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New Zealand-Style “Sharemilking” May Ease Dairy Farm Transitions In Wisconsin

Wisconsin, historically a leading state in apprenticeship training, may look to New Zealand to help revitalize dairy farming as a career, according to a researcher at the University of Wisconsin-Madison Center for Integrated Agricultural Systems.

“Historically, labor unions were strong and apprenticeships were common around industry unions,” says Steve Stevenson, who studied dairy farmer career paths in New Zealand and Wisconsin. “Career training, apprenticeships, and journeymen have never been tied to agriculture in Wisconsin. All of these pathways have been within farm families,” he said. New Zealand has created a formal career pathway for new farmers.

The Center for Integrated Agricultural Systems and several organizations in the College of Agricultural and Life Sciences have formed the Farm Entry and Exit Coalition to help Wisconsin farmers develop dairy career paths.

Wisconsin dairy farm numbers have been decreasing as more people leave the industry than enter it. This causes problems for retiring farmers who can”t sell their farms for what they expected. Part of the problem is that new farmers usually come from farm families. Family size has decreased and farming is not the attractive career choice it once was.

“In New Zealand 30 percent of new dairy farmers come from non-farm backgrounds. This figure is 5 percent in Wisconsin,” said Stevenson.

New Zealand has a grass-based dairy farming system, which is a smart system for them in terms of profitability and “enter-ability” for young farmers, Stevenson said. The National Dairy Board, farmers, and the ministry of education in New Zealand have formed a partnership to train new dairy farmers.

“Dairy workers are getting a lot of attention. The trainers aren”t talking just about the functional skills,” said Stevenson. “They are also talking about values, such as how one develops leadership skills.”

Early career training is the first step in a well established ladder of dairy career development in New Zealand. The first steps include classroom training, internships and a two- to three-year apprenticeship as a hired laborer on an established dairy farm.

At mid-career the farmer begins sharemilking to build equity for future farm ownership. “This is when the farmer moves from skill development to equity development. As long as you stay a hired laborer your equity development is limited,” Stevenson said.

In a sharemilking arrangement, a skilled farm manager and a land-owning farmer develop a partnership for shares of the milk check. The first sharemilking arrangement is usually a 30-70 split for the sharemilker and the landowner, respectively. Some of the sharemilker”s pay may also include heifer calves, Stevenson said.

After sharemilkers build their own herds, they may then move to a 50-50 split of the milk check, and the land owner semi-retires. “This is a powerful system socially and economically,” said Stevenson. “It is a synergistic system. The same mechanism that allows farmers to enter farming, allows farmers to exit.”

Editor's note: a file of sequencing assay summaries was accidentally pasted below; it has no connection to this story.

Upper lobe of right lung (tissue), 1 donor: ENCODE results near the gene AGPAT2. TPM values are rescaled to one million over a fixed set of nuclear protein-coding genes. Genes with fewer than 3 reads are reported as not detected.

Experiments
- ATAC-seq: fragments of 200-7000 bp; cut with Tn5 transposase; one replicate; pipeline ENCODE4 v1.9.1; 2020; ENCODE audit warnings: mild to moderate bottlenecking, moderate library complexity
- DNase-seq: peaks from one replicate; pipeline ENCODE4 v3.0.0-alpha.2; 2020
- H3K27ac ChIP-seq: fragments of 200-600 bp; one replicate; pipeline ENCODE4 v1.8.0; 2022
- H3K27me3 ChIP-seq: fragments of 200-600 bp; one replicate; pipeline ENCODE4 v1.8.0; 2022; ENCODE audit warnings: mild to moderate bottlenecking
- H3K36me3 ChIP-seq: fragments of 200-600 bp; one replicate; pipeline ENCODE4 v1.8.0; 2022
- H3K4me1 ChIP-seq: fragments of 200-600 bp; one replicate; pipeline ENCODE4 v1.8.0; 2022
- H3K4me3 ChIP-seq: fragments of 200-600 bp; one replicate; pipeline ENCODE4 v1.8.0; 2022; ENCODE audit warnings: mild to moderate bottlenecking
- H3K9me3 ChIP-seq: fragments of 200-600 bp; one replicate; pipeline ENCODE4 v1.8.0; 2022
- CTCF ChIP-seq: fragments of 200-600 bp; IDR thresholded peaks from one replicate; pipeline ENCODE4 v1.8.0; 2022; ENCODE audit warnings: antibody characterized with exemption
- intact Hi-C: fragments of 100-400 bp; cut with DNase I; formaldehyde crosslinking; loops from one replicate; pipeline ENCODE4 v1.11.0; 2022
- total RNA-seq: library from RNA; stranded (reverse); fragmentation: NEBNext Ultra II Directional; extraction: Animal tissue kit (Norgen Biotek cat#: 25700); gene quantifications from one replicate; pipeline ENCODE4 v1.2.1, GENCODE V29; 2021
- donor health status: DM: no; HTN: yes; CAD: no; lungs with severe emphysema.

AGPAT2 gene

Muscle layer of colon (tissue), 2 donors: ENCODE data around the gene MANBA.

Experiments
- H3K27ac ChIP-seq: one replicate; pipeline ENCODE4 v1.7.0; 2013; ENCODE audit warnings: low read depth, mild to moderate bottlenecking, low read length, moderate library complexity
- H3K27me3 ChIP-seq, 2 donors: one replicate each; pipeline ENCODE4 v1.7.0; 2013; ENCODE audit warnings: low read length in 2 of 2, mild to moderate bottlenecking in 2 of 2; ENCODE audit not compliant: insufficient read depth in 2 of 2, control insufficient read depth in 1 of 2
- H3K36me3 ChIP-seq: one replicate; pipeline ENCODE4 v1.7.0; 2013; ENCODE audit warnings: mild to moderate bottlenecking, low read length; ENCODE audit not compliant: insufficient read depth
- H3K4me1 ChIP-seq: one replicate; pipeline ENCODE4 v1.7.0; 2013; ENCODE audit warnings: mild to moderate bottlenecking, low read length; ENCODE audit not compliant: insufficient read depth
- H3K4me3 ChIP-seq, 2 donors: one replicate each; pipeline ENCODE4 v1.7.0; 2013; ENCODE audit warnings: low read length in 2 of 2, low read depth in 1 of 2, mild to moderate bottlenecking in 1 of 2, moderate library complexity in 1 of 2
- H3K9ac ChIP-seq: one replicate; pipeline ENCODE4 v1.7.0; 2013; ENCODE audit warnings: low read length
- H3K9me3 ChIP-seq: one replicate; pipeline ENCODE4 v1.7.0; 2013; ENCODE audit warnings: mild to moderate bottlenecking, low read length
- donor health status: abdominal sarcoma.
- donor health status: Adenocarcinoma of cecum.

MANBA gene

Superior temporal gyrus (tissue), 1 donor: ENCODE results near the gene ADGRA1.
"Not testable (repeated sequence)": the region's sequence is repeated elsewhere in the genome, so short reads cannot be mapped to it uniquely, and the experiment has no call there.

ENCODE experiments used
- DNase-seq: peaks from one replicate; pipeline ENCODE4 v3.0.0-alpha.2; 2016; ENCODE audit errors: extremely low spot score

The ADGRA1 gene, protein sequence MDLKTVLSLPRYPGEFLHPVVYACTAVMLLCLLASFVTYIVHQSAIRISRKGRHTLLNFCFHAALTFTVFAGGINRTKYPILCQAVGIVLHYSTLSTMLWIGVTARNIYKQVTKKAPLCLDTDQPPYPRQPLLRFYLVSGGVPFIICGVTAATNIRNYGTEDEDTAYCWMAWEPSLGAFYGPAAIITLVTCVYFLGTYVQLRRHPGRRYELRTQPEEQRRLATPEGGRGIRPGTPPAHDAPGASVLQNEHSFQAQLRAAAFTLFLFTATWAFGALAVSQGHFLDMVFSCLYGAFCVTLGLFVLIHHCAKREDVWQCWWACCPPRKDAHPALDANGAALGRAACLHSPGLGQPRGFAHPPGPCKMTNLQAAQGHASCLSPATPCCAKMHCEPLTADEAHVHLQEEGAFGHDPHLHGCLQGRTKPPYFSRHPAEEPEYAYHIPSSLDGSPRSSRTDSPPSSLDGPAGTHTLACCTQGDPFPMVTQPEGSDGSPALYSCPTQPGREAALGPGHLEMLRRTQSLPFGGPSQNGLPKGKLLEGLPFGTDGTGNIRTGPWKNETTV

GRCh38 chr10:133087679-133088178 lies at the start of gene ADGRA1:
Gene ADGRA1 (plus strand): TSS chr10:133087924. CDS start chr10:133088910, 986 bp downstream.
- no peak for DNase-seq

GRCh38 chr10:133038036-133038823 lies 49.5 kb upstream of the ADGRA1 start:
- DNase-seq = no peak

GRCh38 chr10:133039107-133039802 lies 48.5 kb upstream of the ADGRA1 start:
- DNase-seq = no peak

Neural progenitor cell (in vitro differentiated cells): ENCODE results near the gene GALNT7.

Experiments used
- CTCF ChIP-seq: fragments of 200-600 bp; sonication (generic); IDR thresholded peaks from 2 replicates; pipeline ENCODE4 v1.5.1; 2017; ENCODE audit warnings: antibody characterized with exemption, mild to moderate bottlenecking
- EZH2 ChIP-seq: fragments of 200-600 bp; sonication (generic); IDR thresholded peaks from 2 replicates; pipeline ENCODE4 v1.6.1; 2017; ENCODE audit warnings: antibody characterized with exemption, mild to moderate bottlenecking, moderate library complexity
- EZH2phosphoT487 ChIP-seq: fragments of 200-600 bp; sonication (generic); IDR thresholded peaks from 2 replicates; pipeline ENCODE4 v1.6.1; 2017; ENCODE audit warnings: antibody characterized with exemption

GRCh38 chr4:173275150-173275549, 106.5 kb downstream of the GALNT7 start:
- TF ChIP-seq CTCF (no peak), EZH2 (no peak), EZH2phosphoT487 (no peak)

In the 50-50 arrangement sharemilkers usually build their herds to 600 to 800 cows. “These have to be fairly large farms in order to support two families,” said Stevenson. The farms are also different than Wisconsin”s. New Zealand farms use intensive pasture systems and high-intensity milking parlors, making them labor-efficient as well as capital-efficient, said Stevenson.

After building his herd, the sharemilker goes to the bank and cashes in a fair number of cows, usually 400 to 500, and buys a smaller, starter farm. The sharemilker then owns about 150 cows.

In Wisconsin, older farmers who want to get out of dairy farming sometimes find that the farm they want to sell is not attractive to younger farmers. Many of these farms are very capital-intensive to buy and maintain, said Stevenson.

“Sharemilking may lower the gap between what farmers think they should get for the farm and what a young farm family would like to pay for an economically-viable dairy farm,” he said.

In New Zealand, dairy farmers usually do not buy the farm on which they sharemilked. This may be different in Wisconsin. “Farmers may be able to receive less up front for the farm, retrofit the buildings and structures, and work out a buy-out plan,” said Stevenson.

The Wisconsin Farm Entry and Exit Coalition is talking with farmers, lenders and extension agents about dairy career options. “Nobody is kidding themselves about the challenges the current situation presents,” said Stevenson.

Challenges include changing attitudes about what constitutes a profitable dairy system and developing models for early dairy career training and sharemilking in the state. A pilot training course called the Wisconsin School for Beginning Dairy Farmers is currently being evaluated as part of the Farm and Industry Short Course at the UW-Madison.

It is also important to allow enough time for a transition from sharemilking to farm ownership. “Five to eight years is the transition time sharemilkers would need,” said Stevenson. “This means working with 45- to 55-year-old farmers that are beginning to think about their own retirement.”

Stevenson”s study was supported by the Babcock Institute, a collaborative effort by the UW-Madison Department of Dairy Science, the School of Veterinary Medicine, and the University of Wisconsin-Extension. The Babcock Institute provides information exchange between the Wisconsin dairy industry and dairy producers worldwide.